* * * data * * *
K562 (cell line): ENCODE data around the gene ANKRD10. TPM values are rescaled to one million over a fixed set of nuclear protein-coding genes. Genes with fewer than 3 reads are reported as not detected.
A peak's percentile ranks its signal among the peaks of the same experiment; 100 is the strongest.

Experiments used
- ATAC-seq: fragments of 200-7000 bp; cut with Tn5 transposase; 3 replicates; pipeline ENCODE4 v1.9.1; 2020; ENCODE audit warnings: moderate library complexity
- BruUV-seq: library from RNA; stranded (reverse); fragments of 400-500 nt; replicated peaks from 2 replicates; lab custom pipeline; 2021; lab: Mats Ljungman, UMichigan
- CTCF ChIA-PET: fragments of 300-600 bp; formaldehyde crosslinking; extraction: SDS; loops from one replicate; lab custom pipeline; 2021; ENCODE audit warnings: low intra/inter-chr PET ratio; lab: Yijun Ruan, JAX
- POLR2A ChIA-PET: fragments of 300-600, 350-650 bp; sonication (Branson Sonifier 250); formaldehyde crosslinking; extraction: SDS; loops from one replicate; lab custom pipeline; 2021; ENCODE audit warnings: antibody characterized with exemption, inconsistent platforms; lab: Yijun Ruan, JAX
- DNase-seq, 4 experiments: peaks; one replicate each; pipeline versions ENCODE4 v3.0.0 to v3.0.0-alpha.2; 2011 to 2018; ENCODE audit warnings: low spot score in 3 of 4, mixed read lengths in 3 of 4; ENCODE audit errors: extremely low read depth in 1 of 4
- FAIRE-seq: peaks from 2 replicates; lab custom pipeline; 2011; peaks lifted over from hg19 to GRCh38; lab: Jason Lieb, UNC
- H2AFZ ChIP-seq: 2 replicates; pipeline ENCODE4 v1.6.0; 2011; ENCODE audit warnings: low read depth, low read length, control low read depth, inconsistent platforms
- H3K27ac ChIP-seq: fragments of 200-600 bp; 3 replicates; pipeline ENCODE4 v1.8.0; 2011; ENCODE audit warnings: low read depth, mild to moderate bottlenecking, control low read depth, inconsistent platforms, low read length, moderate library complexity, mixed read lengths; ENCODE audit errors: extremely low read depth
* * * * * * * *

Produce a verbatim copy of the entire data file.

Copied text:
K562 (cell line): ENCODE data around the gene ANKRD10. TPM values are rescaled to one million over a fixed set of nuclear protein-coding genes. Genes with fewer than 3 reads are reported as not detected.
A peak's percentile ranks its signal among the peaks of the same experiment; 100 is the strongest.

Experiments used
- ATAC-seq: fragments of 200-7000 bp; cut with Tn5 transposase; 3 replicates; pipeline ENCODE4 v1.9.1; 2020; ENCODE audit warnings: moderate library complexity
- BruUV-seq: library from RNA; stranded (reverse); fragments of 400-500 nt; replicated peaks from 2 replicates; lab custom pipeline; 2021; lab: Mats Ljungman, UMichigan
- CTCF ChIA-PET: fragments of 300-600 bp; formaldehyde crosslinking; extraction: SDS; loops from one replicate; lab custom pipeline; 2021; ENCODE audit warnings: low intra/inter-chr PET ratio; lab: Yijun Ruan, JAX
- POLR2A ChIA-PET: fragments of 300-600, 350-650 bp; sonication (Branson Sonifier 250); formaldehyde crosslinking; extraction: SDS; loops from one replicate; lab custom pipeline; 2021; ENCODE audit warnings: antibody characterized with exemption, inconsistent platforms; lab: Yijun Ruan, JAX
- DNase-seq, 4 experiments: peaks; one replicate each; pipeline versions ENCODE4 v3.0.0 to v3.0.0-alpha.2; 2011 to 2018; ENCODE audit warnings: low spot score in 3 of 4, mixed read lengths in 3 of 4; ENCODE audit errors: extremely low read depth in 1 of 4
- FAIRE-seq: peaks from 2 replicates; lab custom pipeline; 2011; peaks lifted over from hg19 to GRCh38; lab: Jason Lieb, UNC
- H2AFZ ChIP-seq: 2 replicates; pipeline ENCODE4 v1.6.0; 2011; ENCODE audit warnings: low read depth, low read length, control low read depth, inconsistent platforms
- H3K27ac ChIP-seq: fragments of 200-600 bp; 3 replicates; pipeline ENCODE4 v1.8.0; 2011; ENCODE audit warnings: low read depth, mild to moderate bottlenecking, control low read depth, inconsistent platforms, low read length, moderate library complexity, mixed read lengths; ENCODE audit errors: extremely low read depth